[Beowulf] Beginner advice
Robert G. Brown
rgb at phy.duke.edu
Tue Dec 13 16:14:24 PST 2005
On Wed, 7 Dec 2005, Sam Odio - OdioWorks, LLC wrote:
> First of all, I would like to than beowulf.org for hosting this mailing list
> - it's a great resource.
> I am looking to build a budget beowulf machine using commodity hardware. I
> expect it to use a Linux OS such as Debian or Gentoo. I have never built a
> clustered computer before... and was hoping to get some hardware / software
At the risk of starting a religious war, I'd avoid Gentoo -- you'll have
enough work building the cluster without rebuilding the OS N times
(every upgrade). I'd look into PXE based solutions. Debian should be
fine. So should Fedora Core 4. So should Centos 4. I haven't heard
anything negative about Mandriva or RHEL or SuSE (well, I have heard
some negative things about SuSE but don't have any personal experience
there and people certainly use it and do fine with it). I personally
prefer an RPM-based, kickstart installable, yum maintainable solution.
I'd stronly suggestion taking a look at warewulf. It lets you boot your
nodes completely diskless, which saves you a lot of money on a home
cluster. You'd need a single "powerful" server with a lot of disk, but
the nodes can be a simple stack of whatever is cheapest/fastest that you
can find, with a GOOD QUALITY PXE NIC and a "lot" of memory (but no
disks at all). Look at the "value cluster" on www.clustermonkey.net
(featured in the now defunct Cluster World Magazine). $2K for 8 nodes.
> I don't have a purpose for the machine yet - I am really just doing it to get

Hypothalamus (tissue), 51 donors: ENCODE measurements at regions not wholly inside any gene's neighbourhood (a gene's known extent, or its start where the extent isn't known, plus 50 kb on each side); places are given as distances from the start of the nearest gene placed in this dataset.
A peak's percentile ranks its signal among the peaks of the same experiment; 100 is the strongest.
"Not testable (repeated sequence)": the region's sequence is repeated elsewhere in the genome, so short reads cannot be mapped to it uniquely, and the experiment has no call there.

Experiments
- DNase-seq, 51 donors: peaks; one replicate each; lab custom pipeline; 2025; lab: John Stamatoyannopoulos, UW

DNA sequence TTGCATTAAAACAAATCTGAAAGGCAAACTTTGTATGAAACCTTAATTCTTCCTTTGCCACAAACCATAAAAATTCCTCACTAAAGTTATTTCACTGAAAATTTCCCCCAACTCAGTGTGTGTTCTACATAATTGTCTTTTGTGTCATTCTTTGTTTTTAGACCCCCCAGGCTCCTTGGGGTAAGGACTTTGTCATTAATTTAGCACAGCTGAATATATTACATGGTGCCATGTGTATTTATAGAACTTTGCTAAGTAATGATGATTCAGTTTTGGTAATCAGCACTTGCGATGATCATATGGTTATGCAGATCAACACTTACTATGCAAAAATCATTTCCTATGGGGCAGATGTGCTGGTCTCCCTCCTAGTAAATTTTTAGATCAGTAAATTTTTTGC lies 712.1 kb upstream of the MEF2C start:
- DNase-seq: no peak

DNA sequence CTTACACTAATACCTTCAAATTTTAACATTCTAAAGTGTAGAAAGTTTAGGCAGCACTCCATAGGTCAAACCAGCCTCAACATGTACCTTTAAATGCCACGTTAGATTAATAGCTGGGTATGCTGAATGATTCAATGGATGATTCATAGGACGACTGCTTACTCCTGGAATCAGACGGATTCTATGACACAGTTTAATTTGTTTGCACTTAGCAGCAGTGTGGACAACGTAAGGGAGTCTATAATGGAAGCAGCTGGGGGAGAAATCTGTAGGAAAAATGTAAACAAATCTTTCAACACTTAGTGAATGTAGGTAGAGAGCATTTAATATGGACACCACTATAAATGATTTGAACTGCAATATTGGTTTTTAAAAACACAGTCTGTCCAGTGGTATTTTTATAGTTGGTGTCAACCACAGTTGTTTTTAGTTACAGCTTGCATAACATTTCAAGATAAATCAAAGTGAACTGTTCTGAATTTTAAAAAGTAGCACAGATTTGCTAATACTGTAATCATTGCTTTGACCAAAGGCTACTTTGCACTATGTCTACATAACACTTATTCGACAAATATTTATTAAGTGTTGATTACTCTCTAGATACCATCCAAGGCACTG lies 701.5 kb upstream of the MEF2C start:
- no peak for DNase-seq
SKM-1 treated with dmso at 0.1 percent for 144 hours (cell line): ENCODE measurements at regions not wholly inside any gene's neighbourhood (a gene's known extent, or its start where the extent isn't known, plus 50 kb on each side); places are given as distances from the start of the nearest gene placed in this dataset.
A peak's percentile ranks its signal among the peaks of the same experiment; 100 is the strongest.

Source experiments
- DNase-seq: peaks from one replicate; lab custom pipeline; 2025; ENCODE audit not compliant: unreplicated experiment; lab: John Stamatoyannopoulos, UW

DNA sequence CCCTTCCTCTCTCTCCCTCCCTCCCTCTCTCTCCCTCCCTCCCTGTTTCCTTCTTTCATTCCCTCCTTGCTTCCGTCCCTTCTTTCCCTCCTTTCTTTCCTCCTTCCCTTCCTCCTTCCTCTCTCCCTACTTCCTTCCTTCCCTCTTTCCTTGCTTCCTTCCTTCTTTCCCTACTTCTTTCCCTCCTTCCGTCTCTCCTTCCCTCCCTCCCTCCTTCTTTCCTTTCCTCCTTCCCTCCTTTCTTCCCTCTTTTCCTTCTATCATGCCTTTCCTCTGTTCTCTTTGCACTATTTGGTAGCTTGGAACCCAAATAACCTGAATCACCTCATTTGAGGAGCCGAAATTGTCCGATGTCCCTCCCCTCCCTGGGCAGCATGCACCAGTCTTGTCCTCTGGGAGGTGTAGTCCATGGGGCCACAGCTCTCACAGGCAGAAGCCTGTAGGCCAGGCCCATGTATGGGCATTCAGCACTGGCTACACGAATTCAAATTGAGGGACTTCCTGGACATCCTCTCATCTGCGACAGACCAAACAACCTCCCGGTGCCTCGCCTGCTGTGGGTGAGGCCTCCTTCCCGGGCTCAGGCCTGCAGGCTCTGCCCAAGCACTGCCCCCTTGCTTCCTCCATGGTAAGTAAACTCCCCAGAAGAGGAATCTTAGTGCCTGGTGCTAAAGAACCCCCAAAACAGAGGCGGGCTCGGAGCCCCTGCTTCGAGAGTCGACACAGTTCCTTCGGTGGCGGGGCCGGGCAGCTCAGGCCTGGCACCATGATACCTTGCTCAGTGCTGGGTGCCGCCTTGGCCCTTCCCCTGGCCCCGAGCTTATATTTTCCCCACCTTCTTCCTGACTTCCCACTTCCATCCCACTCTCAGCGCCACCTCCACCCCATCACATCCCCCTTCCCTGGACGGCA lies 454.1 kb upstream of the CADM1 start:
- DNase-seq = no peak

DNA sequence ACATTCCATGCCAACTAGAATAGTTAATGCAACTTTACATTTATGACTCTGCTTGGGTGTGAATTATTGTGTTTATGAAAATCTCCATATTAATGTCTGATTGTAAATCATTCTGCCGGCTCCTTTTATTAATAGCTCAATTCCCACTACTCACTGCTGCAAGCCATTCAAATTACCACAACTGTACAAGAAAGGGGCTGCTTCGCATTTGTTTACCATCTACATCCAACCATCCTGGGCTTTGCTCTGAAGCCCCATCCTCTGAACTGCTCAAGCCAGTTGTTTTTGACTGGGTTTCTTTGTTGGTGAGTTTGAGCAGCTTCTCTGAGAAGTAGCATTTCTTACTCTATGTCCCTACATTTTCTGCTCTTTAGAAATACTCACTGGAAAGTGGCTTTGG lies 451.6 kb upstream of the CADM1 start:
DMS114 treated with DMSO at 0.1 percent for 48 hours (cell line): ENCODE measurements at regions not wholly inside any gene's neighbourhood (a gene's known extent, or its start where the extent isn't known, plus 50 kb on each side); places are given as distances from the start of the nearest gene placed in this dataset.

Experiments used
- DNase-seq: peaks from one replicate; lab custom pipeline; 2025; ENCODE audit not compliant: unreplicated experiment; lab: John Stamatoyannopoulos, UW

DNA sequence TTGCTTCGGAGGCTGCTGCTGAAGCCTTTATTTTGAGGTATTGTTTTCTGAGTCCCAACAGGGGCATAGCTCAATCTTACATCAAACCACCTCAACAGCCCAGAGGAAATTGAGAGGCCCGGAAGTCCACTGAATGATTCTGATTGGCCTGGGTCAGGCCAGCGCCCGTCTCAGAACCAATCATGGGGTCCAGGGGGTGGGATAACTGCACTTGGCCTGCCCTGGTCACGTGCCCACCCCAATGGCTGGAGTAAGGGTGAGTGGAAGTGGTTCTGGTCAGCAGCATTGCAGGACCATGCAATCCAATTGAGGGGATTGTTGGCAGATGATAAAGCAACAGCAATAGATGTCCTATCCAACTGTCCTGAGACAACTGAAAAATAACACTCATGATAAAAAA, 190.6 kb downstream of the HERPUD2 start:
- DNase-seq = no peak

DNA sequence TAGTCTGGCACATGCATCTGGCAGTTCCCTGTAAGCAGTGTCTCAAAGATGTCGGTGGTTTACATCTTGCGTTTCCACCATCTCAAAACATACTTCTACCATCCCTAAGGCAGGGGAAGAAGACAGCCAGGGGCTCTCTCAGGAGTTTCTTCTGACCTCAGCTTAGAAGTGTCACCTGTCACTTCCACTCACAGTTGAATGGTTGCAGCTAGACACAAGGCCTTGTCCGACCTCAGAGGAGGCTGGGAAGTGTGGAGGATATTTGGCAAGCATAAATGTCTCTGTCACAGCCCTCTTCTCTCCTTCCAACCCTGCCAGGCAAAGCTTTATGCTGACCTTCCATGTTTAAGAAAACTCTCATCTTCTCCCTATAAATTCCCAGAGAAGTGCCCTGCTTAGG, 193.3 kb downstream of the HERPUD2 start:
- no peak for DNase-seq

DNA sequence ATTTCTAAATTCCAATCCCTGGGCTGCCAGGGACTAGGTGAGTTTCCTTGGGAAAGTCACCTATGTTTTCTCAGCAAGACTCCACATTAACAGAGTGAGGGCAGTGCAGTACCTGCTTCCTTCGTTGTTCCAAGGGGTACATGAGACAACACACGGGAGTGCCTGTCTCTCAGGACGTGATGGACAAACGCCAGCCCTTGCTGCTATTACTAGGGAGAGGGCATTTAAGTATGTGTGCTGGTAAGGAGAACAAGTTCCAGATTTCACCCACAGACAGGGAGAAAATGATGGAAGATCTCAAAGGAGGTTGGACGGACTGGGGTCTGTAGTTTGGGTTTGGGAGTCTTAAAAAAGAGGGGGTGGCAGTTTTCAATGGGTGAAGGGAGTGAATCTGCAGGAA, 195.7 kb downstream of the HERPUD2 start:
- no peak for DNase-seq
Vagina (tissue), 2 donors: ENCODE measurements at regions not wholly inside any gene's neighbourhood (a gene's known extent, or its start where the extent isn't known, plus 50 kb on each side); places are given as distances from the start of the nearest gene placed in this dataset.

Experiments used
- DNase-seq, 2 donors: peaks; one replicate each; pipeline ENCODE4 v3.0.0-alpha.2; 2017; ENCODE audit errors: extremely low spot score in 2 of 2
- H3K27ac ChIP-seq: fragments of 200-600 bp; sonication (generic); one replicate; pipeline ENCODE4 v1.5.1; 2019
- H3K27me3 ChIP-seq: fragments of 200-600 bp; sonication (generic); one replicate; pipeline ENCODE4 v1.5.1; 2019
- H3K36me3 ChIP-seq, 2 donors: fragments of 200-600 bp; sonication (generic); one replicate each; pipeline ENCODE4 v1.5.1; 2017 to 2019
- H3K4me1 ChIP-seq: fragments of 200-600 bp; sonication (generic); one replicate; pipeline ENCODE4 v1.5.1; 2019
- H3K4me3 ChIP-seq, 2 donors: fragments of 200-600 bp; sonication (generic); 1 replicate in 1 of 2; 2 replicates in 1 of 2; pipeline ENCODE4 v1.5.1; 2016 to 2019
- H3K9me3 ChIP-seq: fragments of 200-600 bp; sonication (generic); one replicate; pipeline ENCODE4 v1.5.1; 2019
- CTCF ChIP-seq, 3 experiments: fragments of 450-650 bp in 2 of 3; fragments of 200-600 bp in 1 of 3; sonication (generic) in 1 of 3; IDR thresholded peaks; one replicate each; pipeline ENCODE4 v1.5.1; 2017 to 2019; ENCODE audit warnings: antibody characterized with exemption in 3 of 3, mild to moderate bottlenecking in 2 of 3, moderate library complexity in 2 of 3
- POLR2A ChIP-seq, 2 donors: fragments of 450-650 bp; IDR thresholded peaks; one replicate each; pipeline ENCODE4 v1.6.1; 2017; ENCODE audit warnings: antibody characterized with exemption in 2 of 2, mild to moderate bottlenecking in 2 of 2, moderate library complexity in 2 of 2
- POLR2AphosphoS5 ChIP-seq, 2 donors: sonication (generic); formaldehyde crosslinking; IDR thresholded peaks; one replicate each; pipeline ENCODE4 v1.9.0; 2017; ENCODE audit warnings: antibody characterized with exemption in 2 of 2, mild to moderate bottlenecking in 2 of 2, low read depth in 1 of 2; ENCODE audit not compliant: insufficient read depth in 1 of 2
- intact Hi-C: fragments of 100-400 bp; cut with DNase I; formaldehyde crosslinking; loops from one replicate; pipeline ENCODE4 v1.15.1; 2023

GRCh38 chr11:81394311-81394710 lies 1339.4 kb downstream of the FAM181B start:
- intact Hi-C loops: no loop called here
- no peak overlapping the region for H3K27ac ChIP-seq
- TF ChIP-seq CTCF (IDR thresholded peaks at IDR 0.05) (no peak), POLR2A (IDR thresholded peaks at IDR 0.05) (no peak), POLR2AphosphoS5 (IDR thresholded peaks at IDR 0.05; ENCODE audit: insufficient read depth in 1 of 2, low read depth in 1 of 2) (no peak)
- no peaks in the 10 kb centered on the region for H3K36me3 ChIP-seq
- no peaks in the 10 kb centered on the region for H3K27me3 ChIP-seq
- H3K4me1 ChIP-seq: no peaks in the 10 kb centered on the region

> some clustered computing experience. Therefore I'm just looking to build a
> solid general-purpose clustered machine.
> These are the specs I have come up with so far, all suggestions welcome:
The second simplest specs are:
a) Pile of vanilla boxes with PXE NICs (3coms, Intels, something
decent) and at least 512 MB of memory. No need for floppy, CD, hard
disk. A cheap or builtin video interface would be useful. No need for
dedicated KB or mouse.
If you are serious about performance (especially numerical performance)
go with an AMD 64 based cluster. This is the cheapest/fastest out
b) One box configured as a "server". This one might do well to have a
GB of RAM, 3-4 hard disks configured as an MD RAID, a couple of network
interfaces, a snazzy (linux supported!) video card and nice monitor, as
this is where you will "work". Install the linux distro of your choice
on this box, rememebering that you can change your mind if it doesn't
work out for you (all the suggestions above are free but RHEL and SuSE).
Build your RAID, create a nice NFS export partition or two on it, put
e.g. a FC4 mirror on it, learn about yum. Go get wulfware, and give it
c) A KVM switch with as many ports as you have nodes would be useful
but isn't essential.
d) A decent ethernet switch IS essential. If you want to get
semiserious, get a GB ethernet switch (and GB NICs). If you just are
doing it for fun, get any old 100 Mbps ethernet switch and any old PXE
Following the warewulf directions, you should be able to build a cluster
in a day or so of gentle play. You buy what you can afford here,
starting with a server and at least one node, then scaling up as you
The CHEAPEST and EASIEST cluster is even simpler. Take N ordinary
desktop computers. Install linux on them (with a shared account space
and an NFS-served home directory). Install (with yum) e.g. PVM and/or
MPI. Intone in a deep voice "Thou are a cluster! So mote it be!" while
stabbing a white-handled athame into a can of Jolt cola.
Works for me...
> Thanks for your help,
> Sam Odio, Owner
> OdioWorks, LLC Business Services
> Website: www.OdioWorks.com
> Main: 1-866-544-4132 (toll free)
> Cell: 1-888-282-2846 (toll free)
> Fax: 434.979.3397 (local)
Robert G. Brown http://www.phy.duke.edu/~rgb/
Duke University Dept. of Physics, Box 90305
Durham, N.C. 27708-0305
Phone: 1-919-660-2567 Fax: 919-660-2525 email:rgb at phy.duke.edu
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